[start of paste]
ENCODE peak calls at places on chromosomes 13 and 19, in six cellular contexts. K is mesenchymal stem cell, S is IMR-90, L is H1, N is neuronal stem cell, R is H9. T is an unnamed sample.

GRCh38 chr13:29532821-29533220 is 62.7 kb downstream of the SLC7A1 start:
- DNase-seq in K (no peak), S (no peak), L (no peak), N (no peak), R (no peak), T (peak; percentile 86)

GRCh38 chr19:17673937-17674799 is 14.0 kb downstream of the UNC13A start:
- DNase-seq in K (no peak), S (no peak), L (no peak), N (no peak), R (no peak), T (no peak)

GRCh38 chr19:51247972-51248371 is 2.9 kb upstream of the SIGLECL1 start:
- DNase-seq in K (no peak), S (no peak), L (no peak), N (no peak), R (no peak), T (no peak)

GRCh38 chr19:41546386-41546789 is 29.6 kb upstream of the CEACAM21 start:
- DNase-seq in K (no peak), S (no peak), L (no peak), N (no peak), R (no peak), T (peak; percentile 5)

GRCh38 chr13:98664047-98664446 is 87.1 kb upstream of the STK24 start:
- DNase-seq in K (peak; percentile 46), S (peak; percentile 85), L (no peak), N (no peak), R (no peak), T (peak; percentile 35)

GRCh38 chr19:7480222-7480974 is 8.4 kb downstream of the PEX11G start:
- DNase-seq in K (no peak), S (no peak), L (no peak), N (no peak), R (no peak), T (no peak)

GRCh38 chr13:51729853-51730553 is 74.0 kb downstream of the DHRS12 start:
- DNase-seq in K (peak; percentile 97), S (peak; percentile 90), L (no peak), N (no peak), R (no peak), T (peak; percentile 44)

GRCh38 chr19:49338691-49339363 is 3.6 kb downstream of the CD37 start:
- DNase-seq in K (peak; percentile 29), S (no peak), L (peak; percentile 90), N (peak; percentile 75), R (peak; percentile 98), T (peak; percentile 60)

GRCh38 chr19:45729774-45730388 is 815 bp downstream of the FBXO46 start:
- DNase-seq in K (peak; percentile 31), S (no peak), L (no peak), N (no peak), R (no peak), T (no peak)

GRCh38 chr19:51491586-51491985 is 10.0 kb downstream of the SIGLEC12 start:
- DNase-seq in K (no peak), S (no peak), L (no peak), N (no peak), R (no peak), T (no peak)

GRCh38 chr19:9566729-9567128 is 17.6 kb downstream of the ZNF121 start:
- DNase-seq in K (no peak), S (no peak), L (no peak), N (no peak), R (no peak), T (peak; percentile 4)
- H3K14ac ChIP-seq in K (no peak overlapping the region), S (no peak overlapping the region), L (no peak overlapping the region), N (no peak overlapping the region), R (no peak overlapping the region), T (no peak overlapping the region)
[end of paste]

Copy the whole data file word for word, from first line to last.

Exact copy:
ENCODE peak calls at places on chromosomes 13 and 19, in six cellular contexts. K is mesenchymal stem cell, S is IMR-90, L is H1, N is neuronal stem cell, R is H9. T is an unnamed sample.

GRCh38 chr13:29532821-29533220 is 62.7 kb downstream of the SLC7A1 start:
- DNase-seq in K (no peak), S (no peak), L (no peak), N (no peak), R (no peak), T (peak; percentile 86)

GRCh38 chr19:17673937-17674799 is 14.0 kb downstream of the UNC13A start:
- DNase-seq in K (no peak), S (no peak), L (no peak), N (no peak), R (no peak), T (no peak)

GRCh38 chr19:51247972-51248371 is 2.9 kb upstream of the SIGLECL1 start:
- DNase-seq in K (no peak), S (no peak), L (no peak), N (no peak), R (no peak), T (no peak)

GRCh38 chr19:41546386-41546789 is 29.6 kb upstream of the CEACAM21 start:
- DNase-seq in K (no peak), S (no peak), L (no peak), N (no peak), R (no peak), T (peak; percentile 5)

GRCh38 chr13:98664047-98664446 is 87.1 kb upstream of the STK24 start:
- DNase-seq in K (peak; percentile 46), S (peak; percentile 85), L (no peak), N (no peak), R (no peak), T (peak; percentile 35)

GRCh38 chr19:7480222-7480974 is 8.4 kb downstream of the PEX11G start:
- DNase-seq in K (no peak), S (no peak), L (no peak), N (no peak), R (no peak), T (no peak)

GRCh38 chr13:51729853-51730553 is 74.0 kb downstream of the DHRS12 start:
- DNase-seq in K (peak; percentile 97), S (peak; percentile 90), L (no peak), N (no peak), R (no peak), T (peak; percentile 44)

GRCh38 chr19:49338691-49339363 is 3.6 kb downstream of the CD37 start:
- DNase-seq in K (peak; percentile 29), S (no peak), L (peak; percentile 90), N (peak; percentile 75), R (peak; percentile 98), T (peak; percentile 60)

GRCh38 chr19:45729774-45730388 is 815 bp downstream of the FBXO46 start:
- DNase-seq in K (peak; percentile 31), S (no peak), L (no peak), N (no peak), R (no peak), T (no peak)

GRCh38 chr19:51491586-51491985 is 10.0 kb downstream of the SIGLEC12 start:
- DNase-seq in K (no peak), S (no peak), L (no peak), N (no peak), R (no peak), T (no peak)

GRCh38 chr19:9566729-9567128 is 17.6 kb downstream of the ZNF121 start:
- DNase-seq in K (no peak), S (no peak), L (no peak), N (no peak), R (no peak), T (peak; percentile 4)
- H3K14ac ChIP-seq in K (no peak overlapping the region), S (no peak overlapping the region), L (no peak overlapping the region), N (no peak overlapping the region), R (no peak overlapping the region), T (no peak overlapping the region)